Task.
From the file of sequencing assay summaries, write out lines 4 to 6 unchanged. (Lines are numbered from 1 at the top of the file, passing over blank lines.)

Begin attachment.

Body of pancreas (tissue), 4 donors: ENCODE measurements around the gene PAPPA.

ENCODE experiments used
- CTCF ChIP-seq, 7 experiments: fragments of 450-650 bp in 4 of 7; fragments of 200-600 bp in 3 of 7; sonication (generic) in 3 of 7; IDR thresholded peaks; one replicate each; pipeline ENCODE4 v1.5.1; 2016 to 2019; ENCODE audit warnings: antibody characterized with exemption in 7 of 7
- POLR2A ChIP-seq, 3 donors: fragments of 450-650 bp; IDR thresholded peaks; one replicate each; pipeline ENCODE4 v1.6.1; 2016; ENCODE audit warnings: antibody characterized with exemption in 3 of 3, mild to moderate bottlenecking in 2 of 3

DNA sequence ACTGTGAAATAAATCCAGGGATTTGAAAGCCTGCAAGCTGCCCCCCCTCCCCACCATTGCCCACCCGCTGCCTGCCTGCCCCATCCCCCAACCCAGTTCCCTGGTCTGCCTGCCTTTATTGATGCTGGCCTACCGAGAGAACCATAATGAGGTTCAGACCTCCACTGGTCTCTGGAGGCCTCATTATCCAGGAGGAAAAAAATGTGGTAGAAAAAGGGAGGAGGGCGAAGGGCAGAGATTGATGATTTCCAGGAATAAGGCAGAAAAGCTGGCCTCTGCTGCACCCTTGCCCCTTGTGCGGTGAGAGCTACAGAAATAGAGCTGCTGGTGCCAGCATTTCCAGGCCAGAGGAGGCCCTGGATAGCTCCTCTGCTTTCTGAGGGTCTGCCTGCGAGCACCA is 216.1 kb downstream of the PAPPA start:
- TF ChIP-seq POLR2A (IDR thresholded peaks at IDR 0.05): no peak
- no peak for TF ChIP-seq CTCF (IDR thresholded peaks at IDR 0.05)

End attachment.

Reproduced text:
- POLR2A ChIP-seq, 3 donors: fragments of 450-650 bp; IDR thresholded peaks; one replicate each; pipeline ENCODE4 v1.6.1; 2016; ENCODE audit warnings: antibody characterized with exemption in 3 of 3, mild to moderate bottlenecking in 2 of 3

DNA sequence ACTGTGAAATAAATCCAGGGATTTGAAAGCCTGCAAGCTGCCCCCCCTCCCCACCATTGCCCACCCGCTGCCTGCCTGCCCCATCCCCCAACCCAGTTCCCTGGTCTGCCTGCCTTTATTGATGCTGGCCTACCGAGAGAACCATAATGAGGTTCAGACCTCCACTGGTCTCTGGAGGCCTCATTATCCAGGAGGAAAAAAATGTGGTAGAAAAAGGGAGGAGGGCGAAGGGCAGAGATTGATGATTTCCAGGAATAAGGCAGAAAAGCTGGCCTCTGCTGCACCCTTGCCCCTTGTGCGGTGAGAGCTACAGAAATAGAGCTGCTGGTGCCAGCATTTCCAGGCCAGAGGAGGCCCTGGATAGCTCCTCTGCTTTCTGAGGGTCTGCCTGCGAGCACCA is 216.1 kb downstream of the PAPPA start:
- TF ChIP-seq POLR2A (IDR thresholded peaks at IDR 0.05): no peak